Sowing the wind


Ye reap what ye sow.


Apart from the odd flash of cleverness, I see real estate agents as a homogenous lot.

Nothing they’ve done has kept any brand in front of my mind.

Until now.

A marvellous opportunity to lead the pack has gone quite the other way.



My 81-year-old father recently answered an urgent knock at his door.

It was a worried neighbour, checking he was still alive.

He assured her he was, then asked why she’d asked.

She indicated his front fence, to which an enormous FOR LEASE sign had been bolted overnight.



The real estate agent (let’s call them ‘Landmine’) were advertising the property round the corner.

As it had no fence (and presumably because it was too much effort to mount the sign on its lawn) Dad’s property was used as a handy workaround – with nary a word of request or advice.


Second offence

Outraged, I studied the split palings and recalled an earlier brush with Landmine.

Before her death, my ailing mother had kindly asked them to address the ivy thrusting under, over and through the fence from the same rental property.

When her attempts failed, I took up the struggle, but obtained only grudging, tardy, half-hearted action.



Dad visited Landmine to convey his displeasure about the sign. The staff were neither credulous, concerned nor contrite.

When Dad persisted, they blamed their sign contractor.

In lieu of an apology, Dad suggested they trim some branches intruding from the lease property.

They retorted that he could do that himself.

When Dad persisted, they conceded to, ‘Send someone round for a look’.

This is yet to happen.

Landmine’s contempt for my parents astounds me.

Is it an age thing?

Emotions aside, it’s incredibly bad for business.


Future shock

Dad and I (and possibly you) receive constant written and verbal entreaties to sell our homes.

Landmine sends them too. Are they incompetent, insulting or insane?

I don’t envy real estate agents, as it can be a very long wait between prospect and sale.

But I do think any agent keen for our custom should at least try not to offend us in the interim.

Landmine have pissed us off mightily. Twice.

There’s not a hope in hell we’ll ever deal with them, other than to report them to the Real Estate Institute of Victoria.


Happy days

I respect Mike and Winston’s suggestion to feature paragons of service on this blog.

I promise to do so soon.

But when someone messes with my folks, I see RED!

Have your kin been similarly disrespected?

Have realtors (or other businesses) killed all chance of you using them when the time’s right?

Do you agree that, as they sow the wind, they shall reap the whirlwind?



| Founder & Senior Writer – The Feisty Empire

  • Pretty lousy, that is for sure.

    It is worth noting that most RE franchises/businesses/brands are split into two broad parts – property management (rent roll, leasing, property maintenance etc), and sales (buying or selling residential, commercial or other property).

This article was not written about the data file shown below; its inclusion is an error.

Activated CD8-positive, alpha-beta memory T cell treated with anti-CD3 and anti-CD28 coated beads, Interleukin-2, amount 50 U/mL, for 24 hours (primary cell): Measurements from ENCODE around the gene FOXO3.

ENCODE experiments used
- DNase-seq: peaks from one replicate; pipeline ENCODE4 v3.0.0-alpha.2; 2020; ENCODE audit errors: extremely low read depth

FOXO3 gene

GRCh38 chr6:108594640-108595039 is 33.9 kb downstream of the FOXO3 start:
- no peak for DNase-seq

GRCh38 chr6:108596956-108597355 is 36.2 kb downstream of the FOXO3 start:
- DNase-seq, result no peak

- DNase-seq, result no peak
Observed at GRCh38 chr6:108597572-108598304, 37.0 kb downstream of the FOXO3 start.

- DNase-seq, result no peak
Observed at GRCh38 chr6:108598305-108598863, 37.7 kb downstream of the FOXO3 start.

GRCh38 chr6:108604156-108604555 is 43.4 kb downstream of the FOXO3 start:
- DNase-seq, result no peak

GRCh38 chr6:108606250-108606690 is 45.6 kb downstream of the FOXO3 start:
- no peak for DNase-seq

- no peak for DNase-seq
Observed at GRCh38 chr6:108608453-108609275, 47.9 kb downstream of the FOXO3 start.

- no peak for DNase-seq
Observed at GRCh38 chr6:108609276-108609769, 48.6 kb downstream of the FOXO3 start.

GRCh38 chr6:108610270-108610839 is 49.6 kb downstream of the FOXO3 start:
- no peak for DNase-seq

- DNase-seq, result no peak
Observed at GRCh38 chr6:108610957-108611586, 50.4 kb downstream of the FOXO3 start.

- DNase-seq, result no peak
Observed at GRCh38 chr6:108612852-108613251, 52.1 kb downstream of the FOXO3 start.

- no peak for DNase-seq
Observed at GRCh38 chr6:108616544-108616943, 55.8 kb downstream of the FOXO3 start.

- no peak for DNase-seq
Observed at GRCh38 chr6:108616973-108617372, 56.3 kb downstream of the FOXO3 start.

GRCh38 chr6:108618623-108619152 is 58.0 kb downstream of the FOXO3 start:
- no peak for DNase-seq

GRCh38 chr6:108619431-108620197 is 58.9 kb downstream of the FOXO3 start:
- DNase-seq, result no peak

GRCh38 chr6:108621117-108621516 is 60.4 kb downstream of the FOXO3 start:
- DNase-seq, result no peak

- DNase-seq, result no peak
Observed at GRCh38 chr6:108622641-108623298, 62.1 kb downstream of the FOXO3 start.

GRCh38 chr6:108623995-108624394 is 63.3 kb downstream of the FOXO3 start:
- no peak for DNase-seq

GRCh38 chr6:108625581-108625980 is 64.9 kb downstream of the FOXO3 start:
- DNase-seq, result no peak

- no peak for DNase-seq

Some property management types struggle with the concept of service, and use slim margins as their excuse. But there are those who do a great job.

    RE sales people are oft-maligned,

    • Thank you, Stephen. I didn’t know that and I’m grateful for your kind illumination. :)

      • No worries. I completely agree that this is terrible, but understanding a little of how the system works never hurts! 😉 Chances are there are folks out there who can explain it much better than I can.

    • Mmmm, the comment monster ate the end of my comment…

      To complete the thought, although many RE sales people do little to enhance the perception of their profession, blaming them for the failings of the property management folks is a bit unfair.

      However, you could try contacting the sales person for “Landmine” in that area, and ask them to champion your cause. YMMV, but you may find they are anxious to help, and bring to bear any influence they may have over the property management folks. You see, they know that when the time comes to sell the property, they’ll have a better chance of obtaining the listing if they’ve helped you fix this problem.

      • Sorry that happened, Mate. Not sure what caused it. Glad to have the rest of your views, which I’ll consider carefully. :)

  • My take on the homogeneity of the real estate industry is the inward looking approach so many have to operating. They look to other real estate examples within their industry for ‘innovation’ – always a trap. Witness the poor performance of real estate in the social marketing sector and you can understand why – there is little understanding of the process of transacting real estate from the point of view of the customer. Where that is the case this is the result that must follow.

    This is compounded where agents often get big money for sometimes little effort. It is an attitude issue and perhaps some new training from outside the profession is what we need.

    Unfortunately this kind of thinking is not confined to just the real estate market and our approach to service universally could stand improving.

    • Thank you, Lindy, for your erudite comment and kind Twitter retweet. You’re a great support! :)

  • Pull it out and return it to their office (through the front door) personally so that reception can deal with getting rid of it. I personally pull out any free advertising that RA place on my corner block, pointing prospects to other properties. Yes I think it is age thing and they find it easy to just push you aside.

    Given the property is vacant I would personally trespass, cut up the vine myself and dump it for them to clean up.

    RA are just one step up from car sales people, nicer cars and suits.

    • Thank you, MCB. Your suggestion resonates strongly with my first impulse. Except I was thinking of passing it through the front window. Such large, expensive panes of glass they have there…

      I’m also sorely tempted by your ‘occupy next door’ tactic. Heady stuff …

      Glad to know I’m not the only one who thinks this is crap.

      • My personal belief (and this is not the opinion of my employer etc etc, nor what the texts books say etc) is that if you are bullied you push back with force so that people know that you are there. Dialogue is all great but if the guy is punchig you every day, it is your arm that is hurting. Punch the bully once and watch if he does it again. As I said this is my philosophy and not what the experts say.

      • Right on, MCB! If I had my life over, I’d punch every bully who laid a hand on me at school. It’s the ONLY language they understand.

    • I actually agree with MCB on this one Paul!

      Our large block has been subdivided – we have neighbours behind us. When their property was up for lease again, we had the pleasure of a rather large ‘FOR LEASE’ sign on our front fence. Fair enough, Unit 2 doesn’t have roadside frontage.